7.2
January 9, 2020

I Want a Pancake Kind of Love.

It’s okay to want someone—and it’s okay to admit it.

I know you think that real inner work can only be done alone. Your autonomy is priceless and so is your power. Wanting someone might seem powerless, dependent, degrading.

I’d like you to know that no one can take your power away from you—unless you let them. And though you may not believe it, half of our inner work is done with someone. It’s not true that we can only truly love ourselves when we’re on our own.

We can also love ourselves with someone. Oftentimes, we need others to shed light on our unloved and gloomy parts. Their love for us strengthens the love we have toward ourselves.

Let them in. You want someone to love you as you are, yet inspire you to become the best version of yourself. They won’t change you; they’ll motivate you.

You want someone to listen to your deepest fears and worries, and validate them. You want them to assure you that it’s okay to get in touch with your most profound emotions. It’s okay to be whomever you feel like being right now.

And that someone won’t ask for more than you can give. They know your weaknesses, but they won’t use them against you. They also see your insecurities, but hey, they have a couple as well. You want someone who’s willing to work on them—not brush them away.

You want someone who creates time for you. Even if it’s only for five minutes after a long, busy day, they see you. They see your existence and the magic that has joined you together.

You want someone who makes pancakes for you—and maybe unhealthy ones, too. It’s okay to treat yourself to bad food for one day, and that someone wholeheartedly agrees. They won’t pressure you into constant perfectionism. They’ll actually laugh it away with you.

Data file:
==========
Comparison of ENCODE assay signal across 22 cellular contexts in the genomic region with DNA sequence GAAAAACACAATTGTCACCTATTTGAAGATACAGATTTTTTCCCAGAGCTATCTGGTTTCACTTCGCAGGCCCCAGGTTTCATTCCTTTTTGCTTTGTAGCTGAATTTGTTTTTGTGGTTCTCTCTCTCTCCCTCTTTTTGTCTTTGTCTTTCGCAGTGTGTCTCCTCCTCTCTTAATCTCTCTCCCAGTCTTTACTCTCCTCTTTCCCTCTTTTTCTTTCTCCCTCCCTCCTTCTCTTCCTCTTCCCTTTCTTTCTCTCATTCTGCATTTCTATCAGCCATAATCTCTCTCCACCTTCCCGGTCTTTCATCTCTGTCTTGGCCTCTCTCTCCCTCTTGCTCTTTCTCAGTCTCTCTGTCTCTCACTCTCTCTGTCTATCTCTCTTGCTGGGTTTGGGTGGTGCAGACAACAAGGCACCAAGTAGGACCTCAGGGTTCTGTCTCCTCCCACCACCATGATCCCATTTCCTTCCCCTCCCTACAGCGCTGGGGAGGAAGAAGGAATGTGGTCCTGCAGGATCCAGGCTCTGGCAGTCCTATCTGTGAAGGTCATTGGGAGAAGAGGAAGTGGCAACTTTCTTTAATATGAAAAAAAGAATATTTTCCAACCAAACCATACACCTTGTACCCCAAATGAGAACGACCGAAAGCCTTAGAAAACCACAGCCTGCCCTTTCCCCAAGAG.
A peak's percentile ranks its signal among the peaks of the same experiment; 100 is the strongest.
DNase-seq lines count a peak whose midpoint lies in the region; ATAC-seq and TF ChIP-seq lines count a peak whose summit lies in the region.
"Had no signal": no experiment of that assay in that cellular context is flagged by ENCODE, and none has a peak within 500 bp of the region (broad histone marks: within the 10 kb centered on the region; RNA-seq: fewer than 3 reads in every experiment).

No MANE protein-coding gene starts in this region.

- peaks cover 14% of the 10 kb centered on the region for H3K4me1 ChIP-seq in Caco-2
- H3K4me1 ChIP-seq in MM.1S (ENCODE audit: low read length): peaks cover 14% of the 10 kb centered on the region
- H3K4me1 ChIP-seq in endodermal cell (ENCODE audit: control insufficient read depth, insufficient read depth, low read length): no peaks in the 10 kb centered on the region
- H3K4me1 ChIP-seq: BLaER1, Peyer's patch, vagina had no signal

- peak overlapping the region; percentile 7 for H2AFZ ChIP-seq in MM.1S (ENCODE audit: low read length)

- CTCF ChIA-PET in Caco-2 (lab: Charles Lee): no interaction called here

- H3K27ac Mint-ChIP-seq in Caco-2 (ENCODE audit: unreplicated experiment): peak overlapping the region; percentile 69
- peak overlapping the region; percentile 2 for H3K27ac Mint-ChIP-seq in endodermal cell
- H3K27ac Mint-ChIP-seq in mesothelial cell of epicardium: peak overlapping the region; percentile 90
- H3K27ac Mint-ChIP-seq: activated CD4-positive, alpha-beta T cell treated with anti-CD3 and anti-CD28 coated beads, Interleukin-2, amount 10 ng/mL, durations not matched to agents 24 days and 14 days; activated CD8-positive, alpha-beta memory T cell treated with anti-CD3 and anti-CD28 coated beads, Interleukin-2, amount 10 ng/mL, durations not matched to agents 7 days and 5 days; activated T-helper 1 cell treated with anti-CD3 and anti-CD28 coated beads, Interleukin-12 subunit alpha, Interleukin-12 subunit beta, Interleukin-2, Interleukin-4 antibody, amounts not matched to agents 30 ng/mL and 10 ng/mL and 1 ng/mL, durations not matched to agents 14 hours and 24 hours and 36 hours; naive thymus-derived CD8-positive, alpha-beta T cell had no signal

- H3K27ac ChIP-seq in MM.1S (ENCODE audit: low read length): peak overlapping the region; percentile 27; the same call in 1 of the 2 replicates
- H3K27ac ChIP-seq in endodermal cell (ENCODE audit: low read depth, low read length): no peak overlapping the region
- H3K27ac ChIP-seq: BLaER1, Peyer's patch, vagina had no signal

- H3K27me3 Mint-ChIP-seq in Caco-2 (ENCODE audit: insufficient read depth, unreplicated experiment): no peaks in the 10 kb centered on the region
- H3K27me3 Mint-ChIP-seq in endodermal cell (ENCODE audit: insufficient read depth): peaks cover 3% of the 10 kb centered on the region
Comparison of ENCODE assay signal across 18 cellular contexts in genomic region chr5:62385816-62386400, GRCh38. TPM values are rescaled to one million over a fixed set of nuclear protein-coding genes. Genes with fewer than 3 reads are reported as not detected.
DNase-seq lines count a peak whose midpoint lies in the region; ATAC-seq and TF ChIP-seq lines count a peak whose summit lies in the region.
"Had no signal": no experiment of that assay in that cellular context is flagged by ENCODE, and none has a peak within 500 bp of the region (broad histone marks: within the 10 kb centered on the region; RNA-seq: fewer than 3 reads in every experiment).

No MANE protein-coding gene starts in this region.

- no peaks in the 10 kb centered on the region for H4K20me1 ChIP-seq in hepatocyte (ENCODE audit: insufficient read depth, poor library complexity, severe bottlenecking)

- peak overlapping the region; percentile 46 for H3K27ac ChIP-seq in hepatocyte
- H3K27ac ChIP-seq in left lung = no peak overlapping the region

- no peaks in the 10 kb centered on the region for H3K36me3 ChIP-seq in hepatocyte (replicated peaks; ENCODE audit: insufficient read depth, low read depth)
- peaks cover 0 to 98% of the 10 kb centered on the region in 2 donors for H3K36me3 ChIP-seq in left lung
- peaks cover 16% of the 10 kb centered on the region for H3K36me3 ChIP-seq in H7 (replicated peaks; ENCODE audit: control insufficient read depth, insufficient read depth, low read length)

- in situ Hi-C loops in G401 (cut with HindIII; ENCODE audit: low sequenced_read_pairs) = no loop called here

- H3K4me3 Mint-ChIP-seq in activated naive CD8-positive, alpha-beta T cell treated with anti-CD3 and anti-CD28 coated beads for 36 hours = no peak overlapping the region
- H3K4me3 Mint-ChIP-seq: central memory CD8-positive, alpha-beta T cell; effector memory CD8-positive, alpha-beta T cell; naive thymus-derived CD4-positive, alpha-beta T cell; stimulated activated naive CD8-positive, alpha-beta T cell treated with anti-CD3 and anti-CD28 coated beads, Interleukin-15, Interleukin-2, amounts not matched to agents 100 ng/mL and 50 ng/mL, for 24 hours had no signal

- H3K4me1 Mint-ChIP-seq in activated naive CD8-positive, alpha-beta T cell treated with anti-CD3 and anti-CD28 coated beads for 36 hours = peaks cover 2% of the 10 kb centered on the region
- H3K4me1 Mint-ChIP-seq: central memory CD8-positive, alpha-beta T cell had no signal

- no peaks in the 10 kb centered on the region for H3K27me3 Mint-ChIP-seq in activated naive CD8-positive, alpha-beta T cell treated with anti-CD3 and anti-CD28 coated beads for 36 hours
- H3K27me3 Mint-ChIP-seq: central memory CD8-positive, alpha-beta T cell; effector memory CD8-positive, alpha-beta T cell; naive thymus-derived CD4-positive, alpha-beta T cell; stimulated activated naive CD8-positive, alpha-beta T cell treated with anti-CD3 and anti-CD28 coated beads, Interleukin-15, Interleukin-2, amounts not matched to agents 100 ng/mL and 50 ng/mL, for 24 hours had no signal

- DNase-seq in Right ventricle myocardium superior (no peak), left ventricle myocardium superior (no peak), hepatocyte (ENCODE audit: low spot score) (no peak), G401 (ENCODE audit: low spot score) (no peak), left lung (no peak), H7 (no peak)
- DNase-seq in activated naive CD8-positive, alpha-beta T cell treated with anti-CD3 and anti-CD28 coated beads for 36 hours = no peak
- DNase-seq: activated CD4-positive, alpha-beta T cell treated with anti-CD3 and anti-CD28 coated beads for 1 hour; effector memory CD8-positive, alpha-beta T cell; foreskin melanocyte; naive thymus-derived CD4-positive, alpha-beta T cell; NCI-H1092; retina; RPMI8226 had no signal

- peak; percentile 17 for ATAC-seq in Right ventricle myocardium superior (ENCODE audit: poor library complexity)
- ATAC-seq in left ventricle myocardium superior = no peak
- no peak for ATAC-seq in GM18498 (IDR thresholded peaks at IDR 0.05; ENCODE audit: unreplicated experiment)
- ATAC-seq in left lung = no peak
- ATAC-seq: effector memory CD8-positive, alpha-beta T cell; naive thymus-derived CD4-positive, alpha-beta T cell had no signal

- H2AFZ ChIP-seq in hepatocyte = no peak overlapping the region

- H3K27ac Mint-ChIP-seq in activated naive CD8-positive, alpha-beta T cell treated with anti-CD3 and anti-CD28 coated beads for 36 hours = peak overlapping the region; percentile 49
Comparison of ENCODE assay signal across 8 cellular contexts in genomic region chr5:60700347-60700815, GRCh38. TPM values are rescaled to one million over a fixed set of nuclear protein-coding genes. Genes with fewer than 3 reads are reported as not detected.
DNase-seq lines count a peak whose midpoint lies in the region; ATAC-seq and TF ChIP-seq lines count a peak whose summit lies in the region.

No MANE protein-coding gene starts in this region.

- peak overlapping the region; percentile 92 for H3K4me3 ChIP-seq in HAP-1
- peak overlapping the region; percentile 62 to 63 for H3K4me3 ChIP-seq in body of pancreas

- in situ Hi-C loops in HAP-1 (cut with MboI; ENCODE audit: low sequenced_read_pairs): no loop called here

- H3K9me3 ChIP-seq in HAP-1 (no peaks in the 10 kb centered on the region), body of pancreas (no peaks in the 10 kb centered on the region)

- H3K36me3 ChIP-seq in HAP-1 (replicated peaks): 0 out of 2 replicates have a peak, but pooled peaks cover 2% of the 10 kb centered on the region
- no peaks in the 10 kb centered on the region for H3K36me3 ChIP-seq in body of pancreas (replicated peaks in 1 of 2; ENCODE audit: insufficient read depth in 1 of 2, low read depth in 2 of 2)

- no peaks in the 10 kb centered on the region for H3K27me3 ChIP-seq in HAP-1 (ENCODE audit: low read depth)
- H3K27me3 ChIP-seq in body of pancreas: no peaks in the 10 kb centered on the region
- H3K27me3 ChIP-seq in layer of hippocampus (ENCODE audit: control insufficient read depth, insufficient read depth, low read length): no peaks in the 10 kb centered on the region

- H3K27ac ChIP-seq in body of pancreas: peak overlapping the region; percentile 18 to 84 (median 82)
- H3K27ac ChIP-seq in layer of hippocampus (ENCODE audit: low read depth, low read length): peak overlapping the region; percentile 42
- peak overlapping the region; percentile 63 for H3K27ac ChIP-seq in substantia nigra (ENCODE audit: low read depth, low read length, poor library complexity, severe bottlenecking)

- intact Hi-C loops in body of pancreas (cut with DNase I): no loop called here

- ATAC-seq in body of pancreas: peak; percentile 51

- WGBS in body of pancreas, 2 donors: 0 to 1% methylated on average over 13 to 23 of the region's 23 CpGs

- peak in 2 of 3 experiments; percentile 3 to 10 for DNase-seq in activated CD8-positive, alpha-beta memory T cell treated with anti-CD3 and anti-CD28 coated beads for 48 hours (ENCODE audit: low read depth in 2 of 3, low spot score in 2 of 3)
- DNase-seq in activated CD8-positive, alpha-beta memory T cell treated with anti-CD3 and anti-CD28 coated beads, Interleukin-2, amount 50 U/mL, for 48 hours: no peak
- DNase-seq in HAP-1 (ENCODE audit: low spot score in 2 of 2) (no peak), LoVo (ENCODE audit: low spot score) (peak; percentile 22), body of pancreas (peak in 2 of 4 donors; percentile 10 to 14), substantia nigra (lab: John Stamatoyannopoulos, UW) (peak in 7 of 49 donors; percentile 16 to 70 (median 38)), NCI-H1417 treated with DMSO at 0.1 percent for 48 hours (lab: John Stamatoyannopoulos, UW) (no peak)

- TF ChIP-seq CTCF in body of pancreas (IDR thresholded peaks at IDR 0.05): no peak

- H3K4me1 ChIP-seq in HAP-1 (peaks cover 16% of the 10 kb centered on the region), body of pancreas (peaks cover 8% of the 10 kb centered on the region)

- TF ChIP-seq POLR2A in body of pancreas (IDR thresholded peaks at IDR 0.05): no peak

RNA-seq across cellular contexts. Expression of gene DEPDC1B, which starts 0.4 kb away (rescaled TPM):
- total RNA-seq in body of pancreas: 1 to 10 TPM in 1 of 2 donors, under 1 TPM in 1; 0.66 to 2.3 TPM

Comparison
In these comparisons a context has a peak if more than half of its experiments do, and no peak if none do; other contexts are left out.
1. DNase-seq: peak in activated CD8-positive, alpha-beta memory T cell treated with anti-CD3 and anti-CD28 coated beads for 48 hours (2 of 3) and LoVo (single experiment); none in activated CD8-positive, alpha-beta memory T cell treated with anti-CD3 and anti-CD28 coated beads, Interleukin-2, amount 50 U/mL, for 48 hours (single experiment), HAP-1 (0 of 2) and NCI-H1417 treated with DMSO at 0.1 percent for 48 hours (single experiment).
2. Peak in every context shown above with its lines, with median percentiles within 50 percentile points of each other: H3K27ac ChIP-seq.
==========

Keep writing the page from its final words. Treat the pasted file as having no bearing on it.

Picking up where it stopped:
You’ll have conflicts, fights, debates, arguments—and it’s okay. You want someone to know this. You want them to know that a partnership can’t thrive without a few bumps on the way. You may cry in front of each other only if you wipe each other’s tears at the end. You may give space to each other only if you meet in its middle again.

You want someone to forgive you and they want you to forgive them, too. Mistakes don’t matter; what matters is the lessons we learn from them.

I’d love you to know that it’s perfectly normal to want someone to choose you. With a world of endless possibilities, choosing one person may not be that bad after all.

You want someone to tuck away their past so they wouldn’t reflect it onto you. You’re your own person; you’re special. You’re the present and the future—but you’re not someone else’s past.

I know you want someone to talk to you and give you the attention you deserve. We all want to be heard, and, once we are, we feel like we own the world.

Material gifts don’t matter to you—I’m sure. The most precious gift you need is someone’s presence and recognition. Most of all, you want someone to understand you. Understand your emotions, your heartfelt thoughts, desires, and ambitions. You want someone to believe in them and impel you to achieve them.

You want love, not the idea of it. You want actions, not words.

You want someone to want you. You want to be seen and appreciated. Respected and adored. That someone also wants you to want them. They want to be treated in the same amazing way they treat you.

That someone wants to find you.

And they will.

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